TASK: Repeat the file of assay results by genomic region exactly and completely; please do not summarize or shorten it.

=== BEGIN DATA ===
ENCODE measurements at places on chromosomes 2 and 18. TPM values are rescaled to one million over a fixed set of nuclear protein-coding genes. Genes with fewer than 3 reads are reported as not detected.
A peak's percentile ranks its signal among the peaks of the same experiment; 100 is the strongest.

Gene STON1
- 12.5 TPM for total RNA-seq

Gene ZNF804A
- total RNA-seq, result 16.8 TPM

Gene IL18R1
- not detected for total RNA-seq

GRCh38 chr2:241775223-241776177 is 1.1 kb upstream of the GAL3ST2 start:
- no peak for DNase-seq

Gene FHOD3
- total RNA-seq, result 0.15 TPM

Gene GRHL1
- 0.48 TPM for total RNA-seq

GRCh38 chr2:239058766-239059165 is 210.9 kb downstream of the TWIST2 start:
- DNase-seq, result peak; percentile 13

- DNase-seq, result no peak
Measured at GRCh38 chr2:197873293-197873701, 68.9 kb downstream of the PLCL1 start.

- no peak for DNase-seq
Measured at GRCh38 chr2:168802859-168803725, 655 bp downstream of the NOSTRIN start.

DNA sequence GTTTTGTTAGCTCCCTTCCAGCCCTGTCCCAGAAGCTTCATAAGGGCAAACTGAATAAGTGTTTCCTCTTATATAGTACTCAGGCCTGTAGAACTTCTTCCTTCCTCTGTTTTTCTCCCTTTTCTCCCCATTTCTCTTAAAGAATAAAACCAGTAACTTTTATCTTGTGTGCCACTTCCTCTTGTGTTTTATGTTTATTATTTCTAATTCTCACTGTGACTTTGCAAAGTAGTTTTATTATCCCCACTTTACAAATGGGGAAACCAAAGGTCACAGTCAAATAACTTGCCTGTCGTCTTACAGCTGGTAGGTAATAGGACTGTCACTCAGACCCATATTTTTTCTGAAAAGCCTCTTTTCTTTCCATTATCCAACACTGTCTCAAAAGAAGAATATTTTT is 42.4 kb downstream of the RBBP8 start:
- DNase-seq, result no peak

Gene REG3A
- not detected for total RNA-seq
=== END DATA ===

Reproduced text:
ENCODE measurements at places on chromosomes 2 and 18. TPM values are rescaled to one million over a fixed set of nuclear protein-coding genes. Genes with fewer than 3 reads are reported as not detected.
A peak's percentile ranks its signal among the peaks of the same experiment; 100 is the strongest.

Gene STON1
- 12.5 TPM for total RNA-seq

Gene ZNF804A
- total RNA-seq, result 16.8 TPM

Gene IL18R1
- not detected for total RNA-seq

GRCh38 chr2:241775223-241776177 is 1.1 kb upstream of the GAL3ST2 start:
- no peak for DNase-seq

Gene FHOD3
- total RNA-seq, result 0.15 TPM

Gene GRHL1
- 0.48 TPM for total RNA-seq

GRCh38 chr2:239058766-239059165 is 210.9 kb downstream of the TWIST2 start:
- DNase-seq, result peak; percentile 13

- DNase-seq, result no peak
Measured at GRCh38 chr2:197873293-197873701, 68.9 kb downstream of the PLCL1 start.

- no peak for DNase-seq
Measured at GRCh38 chr2:168802859-168803725, 655 bp downstream of the NOSTRIN start.

DNA sequence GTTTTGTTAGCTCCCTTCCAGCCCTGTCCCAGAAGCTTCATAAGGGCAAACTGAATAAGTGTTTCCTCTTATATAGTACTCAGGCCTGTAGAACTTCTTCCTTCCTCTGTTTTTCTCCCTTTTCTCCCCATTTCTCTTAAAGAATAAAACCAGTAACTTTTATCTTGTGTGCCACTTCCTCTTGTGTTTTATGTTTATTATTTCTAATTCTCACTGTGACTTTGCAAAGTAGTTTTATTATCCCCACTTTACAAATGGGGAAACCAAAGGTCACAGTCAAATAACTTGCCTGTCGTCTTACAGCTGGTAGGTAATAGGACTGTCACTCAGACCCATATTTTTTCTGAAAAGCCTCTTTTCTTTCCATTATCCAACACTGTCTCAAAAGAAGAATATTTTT is 42.4 kb downstream of the RBBP8 start:
- DNase-seq, result no peak

Gene REG3A
- not detected for total RNA-seq